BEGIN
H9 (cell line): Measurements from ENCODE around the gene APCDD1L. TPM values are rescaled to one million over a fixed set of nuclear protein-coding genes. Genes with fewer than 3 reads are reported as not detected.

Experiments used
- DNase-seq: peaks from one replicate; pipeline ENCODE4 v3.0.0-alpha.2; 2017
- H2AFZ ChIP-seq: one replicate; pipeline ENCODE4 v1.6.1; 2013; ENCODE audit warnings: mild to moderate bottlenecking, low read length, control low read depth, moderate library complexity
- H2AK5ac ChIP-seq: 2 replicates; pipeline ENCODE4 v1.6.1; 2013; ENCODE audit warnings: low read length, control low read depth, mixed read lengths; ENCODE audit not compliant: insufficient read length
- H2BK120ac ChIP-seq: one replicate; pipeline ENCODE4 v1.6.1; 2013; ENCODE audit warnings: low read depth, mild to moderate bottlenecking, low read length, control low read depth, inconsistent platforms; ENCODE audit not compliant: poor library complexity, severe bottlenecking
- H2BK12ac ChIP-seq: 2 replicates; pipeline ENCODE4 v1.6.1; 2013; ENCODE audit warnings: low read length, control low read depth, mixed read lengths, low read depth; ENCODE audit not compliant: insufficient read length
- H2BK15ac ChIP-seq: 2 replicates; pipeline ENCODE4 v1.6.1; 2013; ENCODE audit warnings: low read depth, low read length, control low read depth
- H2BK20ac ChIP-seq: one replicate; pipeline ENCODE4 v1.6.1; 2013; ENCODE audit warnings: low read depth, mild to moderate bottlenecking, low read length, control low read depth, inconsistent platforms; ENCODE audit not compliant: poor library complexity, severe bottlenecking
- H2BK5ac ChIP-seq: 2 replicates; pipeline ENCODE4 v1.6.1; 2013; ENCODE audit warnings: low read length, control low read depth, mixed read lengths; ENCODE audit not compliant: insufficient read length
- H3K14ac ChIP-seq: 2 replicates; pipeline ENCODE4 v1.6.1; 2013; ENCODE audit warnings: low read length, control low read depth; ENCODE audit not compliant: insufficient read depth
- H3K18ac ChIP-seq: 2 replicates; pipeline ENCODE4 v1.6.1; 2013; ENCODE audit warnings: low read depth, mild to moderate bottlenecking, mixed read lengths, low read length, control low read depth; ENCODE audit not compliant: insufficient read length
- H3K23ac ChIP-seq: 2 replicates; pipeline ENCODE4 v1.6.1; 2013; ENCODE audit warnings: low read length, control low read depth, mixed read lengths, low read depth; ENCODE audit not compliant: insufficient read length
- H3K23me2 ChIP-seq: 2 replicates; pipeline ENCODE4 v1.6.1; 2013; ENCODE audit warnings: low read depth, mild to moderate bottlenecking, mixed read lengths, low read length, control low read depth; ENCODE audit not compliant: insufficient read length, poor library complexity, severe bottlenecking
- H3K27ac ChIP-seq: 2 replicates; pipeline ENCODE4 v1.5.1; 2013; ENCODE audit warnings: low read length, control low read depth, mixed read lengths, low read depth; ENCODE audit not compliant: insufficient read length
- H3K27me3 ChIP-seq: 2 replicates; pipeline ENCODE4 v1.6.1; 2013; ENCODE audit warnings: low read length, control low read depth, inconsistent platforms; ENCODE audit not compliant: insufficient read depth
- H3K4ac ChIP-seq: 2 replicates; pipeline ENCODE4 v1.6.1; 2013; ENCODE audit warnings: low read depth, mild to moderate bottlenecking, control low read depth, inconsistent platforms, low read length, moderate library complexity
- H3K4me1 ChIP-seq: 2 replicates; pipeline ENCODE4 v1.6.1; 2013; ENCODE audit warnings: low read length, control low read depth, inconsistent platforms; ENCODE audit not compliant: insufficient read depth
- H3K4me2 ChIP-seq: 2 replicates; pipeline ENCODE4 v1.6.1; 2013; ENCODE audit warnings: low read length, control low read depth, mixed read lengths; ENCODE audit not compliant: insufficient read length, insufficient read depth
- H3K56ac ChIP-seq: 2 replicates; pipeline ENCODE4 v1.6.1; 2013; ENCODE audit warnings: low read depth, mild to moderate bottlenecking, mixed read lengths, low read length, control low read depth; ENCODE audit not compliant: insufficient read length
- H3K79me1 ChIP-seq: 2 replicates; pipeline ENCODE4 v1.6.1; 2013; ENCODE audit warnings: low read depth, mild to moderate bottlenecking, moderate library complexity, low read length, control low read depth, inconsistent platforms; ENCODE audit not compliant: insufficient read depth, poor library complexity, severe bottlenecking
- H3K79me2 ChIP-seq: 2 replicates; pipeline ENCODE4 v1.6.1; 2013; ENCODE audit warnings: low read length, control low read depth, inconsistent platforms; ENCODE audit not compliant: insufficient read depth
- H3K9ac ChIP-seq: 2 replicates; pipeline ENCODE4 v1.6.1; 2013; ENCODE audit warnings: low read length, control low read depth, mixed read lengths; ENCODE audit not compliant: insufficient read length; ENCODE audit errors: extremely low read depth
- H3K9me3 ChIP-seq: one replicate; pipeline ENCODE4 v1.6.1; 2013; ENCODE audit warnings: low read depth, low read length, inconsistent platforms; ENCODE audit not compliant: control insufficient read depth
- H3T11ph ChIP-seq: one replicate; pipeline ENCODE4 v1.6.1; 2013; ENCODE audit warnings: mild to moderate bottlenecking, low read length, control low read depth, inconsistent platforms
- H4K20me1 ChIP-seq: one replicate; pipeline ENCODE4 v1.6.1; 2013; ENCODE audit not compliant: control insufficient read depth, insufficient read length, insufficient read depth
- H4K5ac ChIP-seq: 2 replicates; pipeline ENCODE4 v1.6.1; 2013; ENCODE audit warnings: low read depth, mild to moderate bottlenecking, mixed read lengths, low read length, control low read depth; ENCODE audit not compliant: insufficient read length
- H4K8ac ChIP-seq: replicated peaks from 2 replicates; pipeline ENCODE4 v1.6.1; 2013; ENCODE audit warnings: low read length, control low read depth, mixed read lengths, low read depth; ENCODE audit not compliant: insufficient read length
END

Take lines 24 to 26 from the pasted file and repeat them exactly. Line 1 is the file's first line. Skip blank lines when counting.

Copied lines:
- H3K9me3 ChIP-seq: one replicate; pipeline ENCODE4 v1.6.1; 2013; ENCODE audit warnings: low read depth, low read length, inconsistent platforms; ENCODE audit not compliant: control insufficient read depth
- H3T11ph ChIP-seq: one replicate; pipeline ENCODE4 v1.6.1; 2013; ENCODE audit warnings: mild to moderate bottlenecking, low read length, control low read depth, inconsistent platforms
- H4K20me1 ChIP-seq: one replicate; pipeline ENCODE4 v1.6.1; 2013; ENCODE audit not compliant: control insufficient read depth, insufficient read length, insufficient read depth